Adding a componentWillUnmount() function to the <Marker /> component will handle this task for us:

export class Marker extends React.Component {
  componentWillUnmount() {
    if (this.marker) {
      this.marker.setMap(null);
    }
  }
}

Adding a Marker Info Window

From here, we can use the marker as a point of reference for our user to click on to get more information about each of the markers. In the Google API, the window that pops up over each of the markers is called an InfoWindow. To create an InfoWindow, we must pass in a string of html to show. Since the InfoWindow itself isn't a React component, we'll need to handle the conversion from a React component to html.

First, let's look at the usage of a ne InfoWindow component. In our Container.render() function, let's add a reference to the new component we'll create. The InfoWindow Google instance will require a marker to determine where to place the element, we'll need to pass one in. We'll also programmatically handle showing/hiding the InfoWindow component so we can operate with it in the React Way.

We'll also make the Container stateful to hold on to the latest clicked marker/info

export class Container extends React.Component {
  getInitialState: function() {
    return {
      showingInfoWindow: false,
      activeMarker: {},
      selectedPlace: {}
    }
  },

  render() {
    const style = {
      width: '100vw',
      height: '100vh'
    }
    const pos = {lat: 37.759703, lng: -122.428093}
    return (
      <div style={style}>
        <Map google={this.props.google}>
          <Marker
            onClick={this.onMarkerClick}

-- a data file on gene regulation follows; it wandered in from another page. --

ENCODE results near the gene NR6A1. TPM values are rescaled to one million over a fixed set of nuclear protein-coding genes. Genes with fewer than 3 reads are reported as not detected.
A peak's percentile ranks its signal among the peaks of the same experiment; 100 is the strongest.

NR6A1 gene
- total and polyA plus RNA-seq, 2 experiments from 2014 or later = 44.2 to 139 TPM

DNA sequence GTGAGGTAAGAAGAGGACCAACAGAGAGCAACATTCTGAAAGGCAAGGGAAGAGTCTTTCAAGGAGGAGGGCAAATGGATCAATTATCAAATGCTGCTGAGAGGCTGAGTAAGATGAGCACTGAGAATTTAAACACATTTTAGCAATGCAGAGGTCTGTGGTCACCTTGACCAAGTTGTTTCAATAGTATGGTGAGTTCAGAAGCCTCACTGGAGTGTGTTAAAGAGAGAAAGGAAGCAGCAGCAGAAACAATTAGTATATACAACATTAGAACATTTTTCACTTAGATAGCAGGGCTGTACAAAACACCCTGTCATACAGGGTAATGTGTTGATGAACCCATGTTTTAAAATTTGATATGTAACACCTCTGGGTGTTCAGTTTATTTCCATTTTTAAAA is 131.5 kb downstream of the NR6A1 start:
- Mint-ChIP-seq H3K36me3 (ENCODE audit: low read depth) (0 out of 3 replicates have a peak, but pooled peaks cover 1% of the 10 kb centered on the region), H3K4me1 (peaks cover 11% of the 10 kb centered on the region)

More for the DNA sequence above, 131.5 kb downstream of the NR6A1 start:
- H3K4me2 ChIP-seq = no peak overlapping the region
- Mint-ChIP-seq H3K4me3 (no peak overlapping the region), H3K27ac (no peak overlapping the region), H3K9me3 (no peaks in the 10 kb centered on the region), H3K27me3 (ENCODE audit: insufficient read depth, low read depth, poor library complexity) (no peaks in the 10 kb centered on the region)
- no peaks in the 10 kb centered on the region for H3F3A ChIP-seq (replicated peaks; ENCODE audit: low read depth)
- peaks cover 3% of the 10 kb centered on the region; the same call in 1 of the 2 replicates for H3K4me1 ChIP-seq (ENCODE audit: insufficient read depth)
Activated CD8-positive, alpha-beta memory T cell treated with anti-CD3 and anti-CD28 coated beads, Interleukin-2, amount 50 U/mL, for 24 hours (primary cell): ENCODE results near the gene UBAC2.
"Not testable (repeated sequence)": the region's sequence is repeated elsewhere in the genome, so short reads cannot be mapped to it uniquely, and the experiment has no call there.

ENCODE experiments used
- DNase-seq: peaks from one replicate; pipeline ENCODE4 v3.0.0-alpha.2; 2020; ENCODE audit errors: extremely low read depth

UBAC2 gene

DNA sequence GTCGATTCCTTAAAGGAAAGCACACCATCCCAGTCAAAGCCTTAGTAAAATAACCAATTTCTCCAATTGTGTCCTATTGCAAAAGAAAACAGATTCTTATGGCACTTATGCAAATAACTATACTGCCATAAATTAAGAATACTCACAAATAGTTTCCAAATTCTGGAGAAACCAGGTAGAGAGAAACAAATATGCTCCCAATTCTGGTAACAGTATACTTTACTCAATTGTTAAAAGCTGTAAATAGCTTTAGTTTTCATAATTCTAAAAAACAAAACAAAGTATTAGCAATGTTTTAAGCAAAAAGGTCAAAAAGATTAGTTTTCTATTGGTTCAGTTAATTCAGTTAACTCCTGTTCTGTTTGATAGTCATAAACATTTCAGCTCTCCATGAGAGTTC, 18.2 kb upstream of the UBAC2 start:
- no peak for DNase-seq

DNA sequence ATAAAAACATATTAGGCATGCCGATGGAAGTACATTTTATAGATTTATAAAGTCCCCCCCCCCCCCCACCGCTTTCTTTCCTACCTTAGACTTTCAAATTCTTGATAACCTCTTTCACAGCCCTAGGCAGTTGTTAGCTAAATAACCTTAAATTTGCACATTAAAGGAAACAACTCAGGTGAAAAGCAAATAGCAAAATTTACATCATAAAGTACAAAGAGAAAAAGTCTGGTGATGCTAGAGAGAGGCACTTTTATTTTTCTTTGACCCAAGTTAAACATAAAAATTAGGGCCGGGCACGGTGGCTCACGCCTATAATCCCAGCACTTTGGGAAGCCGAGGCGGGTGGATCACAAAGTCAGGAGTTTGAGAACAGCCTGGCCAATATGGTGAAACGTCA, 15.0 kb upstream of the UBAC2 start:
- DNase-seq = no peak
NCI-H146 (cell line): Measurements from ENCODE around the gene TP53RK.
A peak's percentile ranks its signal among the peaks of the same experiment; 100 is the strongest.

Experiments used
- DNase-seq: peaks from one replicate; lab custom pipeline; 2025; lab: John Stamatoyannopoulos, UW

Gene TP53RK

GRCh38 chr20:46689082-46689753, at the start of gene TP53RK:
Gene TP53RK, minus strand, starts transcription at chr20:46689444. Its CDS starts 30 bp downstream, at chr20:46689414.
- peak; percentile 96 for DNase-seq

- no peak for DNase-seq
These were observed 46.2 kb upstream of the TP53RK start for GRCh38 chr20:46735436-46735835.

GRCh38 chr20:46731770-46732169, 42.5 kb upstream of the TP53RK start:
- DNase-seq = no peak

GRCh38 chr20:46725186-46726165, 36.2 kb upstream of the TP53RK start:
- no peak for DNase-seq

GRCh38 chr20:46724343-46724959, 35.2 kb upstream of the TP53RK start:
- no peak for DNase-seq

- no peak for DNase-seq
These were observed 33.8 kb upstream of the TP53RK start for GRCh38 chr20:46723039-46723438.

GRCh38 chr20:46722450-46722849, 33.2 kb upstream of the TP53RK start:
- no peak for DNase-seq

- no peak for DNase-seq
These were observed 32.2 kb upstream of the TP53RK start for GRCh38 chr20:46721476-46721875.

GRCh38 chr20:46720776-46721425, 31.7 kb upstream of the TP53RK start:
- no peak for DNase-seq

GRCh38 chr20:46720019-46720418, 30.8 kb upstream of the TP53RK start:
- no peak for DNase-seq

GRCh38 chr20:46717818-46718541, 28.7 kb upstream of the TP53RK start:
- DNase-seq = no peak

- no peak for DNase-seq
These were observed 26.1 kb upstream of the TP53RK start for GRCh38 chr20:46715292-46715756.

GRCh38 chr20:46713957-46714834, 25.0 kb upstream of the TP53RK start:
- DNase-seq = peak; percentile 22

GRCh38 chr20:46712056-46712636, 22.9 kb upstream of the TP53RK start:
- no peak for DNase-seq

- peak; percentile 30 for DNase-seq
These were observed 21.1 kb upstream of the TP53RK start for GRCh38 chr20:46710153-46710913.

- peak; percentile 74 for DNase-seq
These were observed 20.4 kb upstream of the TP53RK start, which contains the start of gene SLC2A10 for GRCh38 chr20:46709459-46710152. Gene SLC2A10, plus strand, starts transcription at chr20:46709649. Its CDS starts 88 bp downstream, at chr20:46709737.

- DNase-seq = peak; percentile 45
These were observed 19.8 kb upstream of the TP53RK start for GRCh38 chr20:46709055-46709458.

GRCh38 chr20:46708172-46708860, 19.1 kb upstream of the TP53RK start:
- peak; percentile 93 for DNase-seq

name={'Dolores park'}
            position={pos} />

          <InfoWindow
            marker={this.state.activeMarker}
            visible={this.state.showingInfoWindow}>
              <div>
                <h1>{this.state.selectedPlace.name}</h1>
              </div>
          </InfoWindow>
        </Map>
      </div>
    )
  }
}
// ...

When we click on the <Marker /> component, we'll call the onMarkerClick() function. Let's go ahead and handle this event:

export class Container extends React.Component {
  onMarkerClick: function(props, marker, e) {
    this.setState({
      selectedPlace: props,
      activeMarker: marker,
      showingInfoWindow: true
    });
  },
}

We'll handle updating the state of the component when we click on the <Marker /> above

Making an InfoWindow Component

Let's start our our InfoWindow component as usual. It will be similar to the Marker component in that we're not going to use the virtual dom component it creates.

class InfoWindow extends React.Component {
  render() {
    return null;
  }
}

Just like our <Marker /> component, our <InfoWindow /> component will mirror the state of the Google map instance by updating itself along with the updates of of the map. Thus, we'll update this component using the componentDidUpdate() lifecycle function.

class InfoWindow extends React.Component {
  componentDidUpdate(prevProps) {
    // ...
  }
  renderInfoWindow() {
  }
}

We have three separate state cases to check for updates when updating the InfoWindow component:

  1. We need to check to see if we have a map instance available (as we did with the <Marker /> component)
  2. If the content of the InfoWindow has been updated so we can update it live.
  3. We need to check to see if the state of the visibility of the InfoWindow has changed.

Let's handle each one at a time.

1. Map instance has become available

The first case is the opportunity for us to create the google.maps.InfoWindow() instance. We'll use the google api to create the instance when a map instance is available. Here is where we can set the this.infowindow instance on the component:

class InfoWindow extends React.Component {
  componentDidUpdate(prevProps, prevState) {
    if (this.props.map !== prevProps.map) {
      this.renderInfoWindow();